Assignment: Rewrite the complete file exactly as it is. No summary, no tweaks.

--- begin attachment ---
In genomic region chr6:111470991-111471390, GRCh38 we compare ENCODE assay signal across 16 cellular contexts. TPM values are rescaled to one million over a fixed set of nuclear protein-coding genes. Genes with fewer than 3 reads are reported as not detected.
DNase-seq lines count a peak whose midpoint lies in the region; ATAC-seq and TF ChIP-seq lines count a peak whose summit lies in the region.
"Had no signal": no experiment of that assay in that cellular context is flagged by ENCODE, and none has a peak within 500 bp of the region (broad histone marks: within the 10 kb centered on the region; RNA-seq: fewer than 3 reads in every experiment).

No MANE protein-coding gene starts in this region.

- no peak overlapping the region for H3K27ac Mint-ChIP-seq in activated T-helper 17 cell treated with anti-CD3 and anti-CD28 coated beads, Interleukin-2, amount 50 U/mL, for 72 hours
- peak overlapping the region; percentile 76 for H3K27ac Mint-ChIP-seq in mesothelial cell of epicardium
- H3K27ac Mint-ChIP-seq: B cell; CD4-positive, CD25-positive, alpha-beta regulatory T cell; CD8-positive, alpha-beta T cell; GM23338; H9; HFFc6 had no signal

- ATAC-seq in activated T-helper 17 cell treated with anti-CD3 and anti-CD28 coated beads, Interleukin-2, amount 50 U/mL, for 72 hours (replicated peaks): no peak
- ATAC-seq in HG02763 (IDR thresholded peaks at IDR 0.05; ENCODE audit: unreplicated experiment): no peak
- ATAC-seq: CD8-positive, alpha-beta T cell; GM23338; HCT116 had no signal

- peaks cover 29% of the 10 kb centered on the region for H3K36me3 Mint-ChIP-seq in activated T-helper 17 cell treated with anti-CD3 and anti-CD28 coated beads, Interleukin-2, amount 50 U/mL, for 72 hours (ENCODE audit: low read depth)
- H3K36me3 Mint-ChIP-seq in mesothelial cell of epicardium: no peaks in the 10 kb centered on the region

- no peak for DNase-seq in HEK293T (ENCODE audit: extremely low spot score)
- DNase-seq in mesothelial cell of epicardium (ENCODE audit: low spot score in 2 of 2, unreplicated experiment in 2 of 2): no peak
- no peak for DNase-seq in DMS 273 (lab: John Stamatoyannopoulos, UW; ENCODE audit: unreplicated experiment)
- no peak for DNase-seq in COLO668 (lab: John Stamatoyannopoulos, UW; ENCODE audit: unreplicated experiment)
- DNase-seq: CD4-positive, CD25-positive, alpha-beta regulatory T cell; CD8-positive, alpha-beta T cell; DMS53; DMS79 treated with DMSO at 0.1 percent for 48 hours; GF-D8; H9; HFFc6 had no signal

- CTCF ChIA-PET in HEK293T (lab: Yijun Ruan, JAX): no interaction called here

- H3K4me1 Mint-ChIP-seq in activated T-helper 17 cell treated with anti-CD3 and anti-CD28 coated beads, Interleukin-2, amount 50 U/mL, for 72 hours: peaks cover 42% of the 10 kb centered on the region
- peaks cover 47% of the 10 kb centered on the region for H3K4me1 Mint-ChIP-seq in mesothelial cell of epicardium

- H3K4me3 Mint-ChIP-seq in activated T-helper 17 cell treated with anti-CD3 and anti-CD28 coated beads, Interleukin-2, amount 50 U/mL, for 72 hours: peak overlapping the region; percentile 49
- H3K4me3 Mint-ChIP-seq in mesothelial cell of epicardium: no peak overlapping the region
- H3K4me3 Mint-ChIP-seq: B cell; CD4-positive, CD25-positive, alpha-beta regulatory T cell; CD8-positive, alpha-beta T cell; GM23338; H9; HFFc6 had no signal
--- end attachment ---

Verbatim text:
In genomic region chr6:111470991-111471390, GRCh38 we compare ENCODE assay signal across 16 cellular contexts. TPM values are rescaled to one million over a fixed set of nuclear protein-coding genes. Genes with fewer than 3 reads are reported as not detected.
DNase-seq lines count a peak whose midpoint lies in the region; ATAC-seq and TF ChIP-seq lines count a peak whose summit lies in the region.
"Had no signal": no experiment of that assay in that cellular context is flagged by ENCODE, and none has a peak within 500 bp of the region (broad histone marks: within the 10 kb centered on the region; RNA-seq: fewer than 3 reads in every experiment).

No MANE protein-coding gene starts in this region.

- no peak overlapping the region for H3K27ac Mint-ChIP-seq in activated T-helper 17 cell treated with anti-CD3 and anti-CD28 coated beads, Interleukin-2, amount 50 U/mL, for 72 hours
- peak overlapping the region; percentile 76 for H3K27ac Mint-ChIP-seq in mesothelial cell of epicardium
- H3K27ac Mint-ChIP-seq: B cell; CD4-positive, CD25-positive, alpha-beta regulatory T cell; CD8-positive, alpha-beta T cell; GM23338; H9; HFFc6 had no signal

- ATAC-seq in activated T-helper 17 cell treated with anti-CD3 and anti-CD28 coated beads, Interleukin-2, amount 50 U/mL, for 72 hours (replicated peaks): no peak
- ATAC-seq in HG02763 (IDR thresholded peaks at IDR 0.05; ENCODE audit: unreplicated experiment): no peak
- ATAC-seq: CD8-positive, alpha-beta T cell; GM23338; HCT116 had no signal

- peaks cover 29% of the 10 kb centered on the region for H3K36me3 Mint-ChIP-seq in activated T-helper 17 cell treated with anti-CD3 and anti-CD28 coated beads, Interleukin-2, amount 50 U/mL, for 72 hours (ENCODE audit: low read depth)
- H3K36me3 Mint-ChIP-seq in mesothelial cell of epicardium: no peaks in the 10 kb centered on the region

- no peak for DNase-seq in HEK293T (ENCODE audit: extremely low spot score)
- DNase-seq in mesothelial cell of epicardium (ENCODE audit: low spot score in 2 of 2, unreplicated experiment in 2 of 2): no peak
- no peak for DNase-seq in DMS 273 (lab: John Stamatoyannopoulos, UW; ENCODE audit: unreplicated experiment)
- no peak for DNase-seq in COLO668 (lab: John Stamatoyannopoulos, UW; ENCODE audit: unreplicated experiment)
- DNase-seq: CD4-positive, CD25-positive, alpha-beta regulatory T cell; CD8-positive, alpha-beta T cell; DMS53; DMS79 treated with DMSO at 0.1 percent for 48 hours; GF-D8; H9; HFFc6 had no signal

- CTCF ChIA-PET in HEK293T (lab: Yijun Ruan, JAX): no interaction called here

- H3K4me1 Mint-ChIP-seq in activated T-helper 17 cell treated with anti-CD3 and anti-CD28 coated beads, Interleukin-2, amount 50 U/mL, for 72 hours: peaks cover 42% of the 10 kb centered on the region
- peaks cover 47% of the 10 kb centered on the region for H3K4me1 Mint-ChIP-seq in mesothelial cell of epicardium

- H3K4me3 Mint-ChIP-seq in activated T-helper 17 cell treated with anti-CD3 and anti-CD28 coated beads, Interleukin-2, amount 50 U/mL, for 72 hours: peak overlapping the region; percentile 49
- H3K4me3 Mint-ChIP-seq in mesothelial cell of epicardium: no peak overlapping the region
- H3K4me3 Mint-ChIP-seq: B cell; CD4-positive, CD25-positive, alpha-beta regulatory T cell; CD8-positive, alpha-beta T cell; GM23338; H9; HFFc6 had no signal